Monday, October 26, 2009

When in Pulau Ubin, don't do as the locals do

Or rather, don't do as John the Belgian who's been in Singapore for 4 years (so I guess he counts as a local) does...

This past weekend, I traveled to Pulau Ubin, which is an island that is technically still part of Singapore but completely unlike the rest of the country. Whereas "mainland" Singapore is generally all urban hustle-bustle with its fair share of NY style driving and seemingly limitless street vendors, the island of Pulau Ubin is a beautiful respite from this atmosphere.

I made the trip with Trevor, Ana, and Mark (three other PiAers), and we also met Kin Hoe (my coworker) and John (his Belgian friend) and Don (John's Filipino friend). The seven of us met at the Changi Village ferry station on the east coast of Singapore, and from there we took a 10 minute bumboat ride (yes, it is called a bumboat. Grow up.) to the island. The bumboat was this tiny little ferry that could barely hold 10 people on it, but it was an amazing experience to be able to sit on the top of this ferry as we were cruising away from the city and towards the jungle of Pulau Ubin.

What we knew about Pulau Ubin before getting there: it was a jungle, you can go biking there. That's about it.

What we found out about Pulau Ubin when we were there: it is a combination of a local village (about 100 people live there), a tourist mecca for cyclists and hikers and explorers of all kinds, and it's a place where people die (or at least, get very very hurt. More on that in a bit).

So John was our guide for this trip, as he's been coming to Pulau Ubin to bike for a couple years now, almost every weekend. Upon stepping off the boat, he took us to one of the multitudes of bike shops that rented bikes to people looking to explore the island, and it was a good thing we had him as our guide because he knew the best shop to haggle with for a good deal - we paid 6 dollars per person for a bike for 3 hours, whereas walking around I noticed that other people were paying upwards of 20-30 dollars per bike. The bikes we rented were decent - they had a rear suspension, and the brakes worked; but in many cases the shifters weren't too, well, shifty, and in other cases the chains were stretched out so much you couldn't put very much power into any given stroke. But, well, you can't really complain, this was just going to be a leisurely ride, right? And you don't need a highly functioning bike for that, right?


We followed John onto the first trail, which we all noticed was conspicuously labelled as "Black Diamond." Now I'm fairly confident of my skills on bikes, but the rest of the people in our group, excluding John, were not; to top it off, none of us were wearing helmets, because John assured us that the trail "was not too difficult, you just need to be careful." So we all embarked on the trail, John first, myself second, the others behind. Within the first, oh, 15 meters of the trail, everyone else in the group except for myself, John, and Don had decided that the narrow, twisting, rocky, tree-laden, steep dirt path was too difficult for them (wisely) and turned back to take the "Blue Square" trail. I continued to follow John along the trail, although I was taking it much slower than him, and Don was following my pace behind me. We approached one particularly steep/tricky section in the trail, at which point I slowed to a near crawl, and actually just hopped off my bike in the middle of the section because I did not want to hurt myself. Suddenly, I heard from behind me a shattering "thud" and I immediately heard Don cry out in agony.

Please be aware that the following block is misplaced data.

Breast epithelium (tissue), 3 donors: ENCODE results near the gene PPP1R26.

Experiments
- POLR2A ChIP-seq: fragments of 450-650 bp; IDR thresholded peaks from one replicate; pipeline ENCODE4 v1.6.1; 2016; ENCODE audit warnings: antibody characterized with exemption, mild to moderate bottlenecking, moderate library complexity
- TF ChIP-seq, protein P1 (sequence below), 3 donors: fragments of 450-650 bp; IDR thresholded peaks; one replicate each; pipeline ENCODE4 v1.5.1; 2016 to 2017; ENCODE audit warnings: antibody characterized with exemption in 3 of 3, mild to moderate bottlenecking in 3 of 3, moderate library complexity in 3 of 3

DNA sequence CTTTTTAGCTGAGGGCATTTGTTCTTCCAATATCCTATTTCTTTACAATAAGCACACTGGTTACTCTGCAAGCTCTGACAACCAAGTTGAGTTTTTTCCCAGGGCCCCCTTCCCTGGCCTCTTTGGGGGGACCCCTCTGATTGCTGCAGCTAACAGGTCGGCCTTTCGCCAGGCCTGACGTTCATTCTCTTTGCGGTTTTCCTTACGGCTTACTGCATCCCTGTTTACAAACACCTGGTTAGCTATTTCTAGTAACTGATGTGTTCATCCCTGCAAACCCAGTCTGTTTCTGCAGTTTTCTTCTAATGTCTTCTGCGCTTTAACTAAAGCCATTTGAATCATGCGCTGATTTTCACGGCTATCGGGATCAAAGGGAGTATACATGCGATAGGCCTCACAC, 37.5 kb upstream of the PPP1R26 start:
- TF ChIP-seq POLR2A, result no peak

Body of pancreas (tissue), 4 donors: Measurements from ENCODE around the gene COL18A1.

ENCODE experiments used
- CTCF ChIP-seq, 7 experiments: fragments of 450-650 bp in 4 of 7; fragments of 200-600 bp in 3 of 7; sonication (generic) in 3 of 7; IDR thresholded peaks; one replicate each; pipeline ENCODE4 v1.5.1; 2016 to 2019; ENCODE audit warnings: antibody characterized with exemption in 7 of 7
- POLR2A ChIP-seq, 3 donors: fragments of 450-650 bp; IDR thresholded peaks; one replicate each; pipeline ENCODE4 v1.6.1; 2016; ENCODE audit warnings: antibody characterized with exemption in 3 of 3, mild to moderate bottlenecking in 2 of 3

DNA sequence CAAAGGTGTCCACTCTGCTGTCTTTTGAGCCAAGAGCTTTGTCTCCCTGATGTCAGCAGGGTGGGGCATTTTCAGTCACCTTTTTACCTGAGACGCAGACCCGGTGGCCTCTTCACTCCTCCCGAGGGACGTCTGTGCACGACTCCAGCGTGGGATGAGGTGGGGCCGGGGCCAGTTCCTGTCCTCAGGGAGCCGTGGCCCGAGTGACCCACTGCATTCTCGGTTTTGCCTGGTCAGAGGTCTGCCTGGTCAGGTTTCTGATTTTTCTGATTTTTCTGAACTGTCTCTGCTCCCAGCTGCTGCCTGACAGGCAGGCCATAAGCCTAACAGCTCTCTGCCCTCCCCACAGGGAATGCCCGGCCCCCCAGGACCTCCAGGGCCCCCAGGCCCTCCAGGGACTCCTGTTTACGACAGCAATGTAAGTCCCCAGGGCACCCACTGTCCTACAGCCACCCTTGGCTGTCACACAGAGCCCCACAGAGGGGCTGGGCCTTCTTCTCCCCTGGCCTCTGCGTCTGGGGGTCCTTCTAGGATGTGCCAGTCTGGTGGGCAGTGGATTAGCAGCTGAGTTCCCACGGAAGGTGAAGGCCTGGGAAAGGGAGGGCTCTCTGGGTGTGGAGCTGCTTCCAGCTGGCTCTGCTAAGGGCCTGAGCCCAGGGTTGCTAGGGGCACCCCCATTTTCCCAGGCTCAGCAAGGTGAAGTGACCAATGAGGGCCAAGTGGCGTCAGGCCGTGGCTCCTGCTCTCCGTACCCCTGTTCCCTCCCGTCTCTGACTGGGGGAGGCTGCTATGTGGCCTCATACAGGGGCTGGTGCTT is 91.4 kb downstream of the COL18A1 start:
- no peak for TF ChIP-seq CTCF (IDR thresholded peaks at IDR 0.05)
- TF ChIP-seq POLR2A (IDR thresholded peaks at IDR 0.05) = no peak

I threw my bike to the ground and ran back to him, as he was trapped under his bike off the side of the trail. Don had lost control going down the section and was now lying on his side, grimacing. I immediately feared for the worst, because as I already mentioned, we were not wearing helmets. Don's left shoulder, left hand, and left knee were severely cut up, and he was also complaining of vision issues and feeling faint. I was afraid that he had hit his head, although he claimed that he did not. John returned to the scene at this point, and we assessed Don's situation. He was able to stand up on his own after several minutes, and seemed to have suffered no further injuries; he also said his vision cleared up and he no longer felt faint. He claimed to want to keep riding; I refused. I told John that this path was too dangerous for us, as was clearly evidenced by what should have been a larger injury. We then decided to leave the path, and instead walked our bikes back out to the main road. We returned immediately to the starting point to meet up with the other members of our group, a little bit shaken but not too much worse for the wear.

Despite this nearly-serious accident, we all still had a fantastic time. The scenery around the island was beautiful, and it was great to get back on a bike for the first time in several months. Unfortunately I don't have any pictures from when we were on the island, because my camera finally broke as I was walking off the ferry (it's been slowly breaking for a while), but I will definitely be returning in the future. However, I don't think I'll be checking out the "Black Diamond" trail any time soon.

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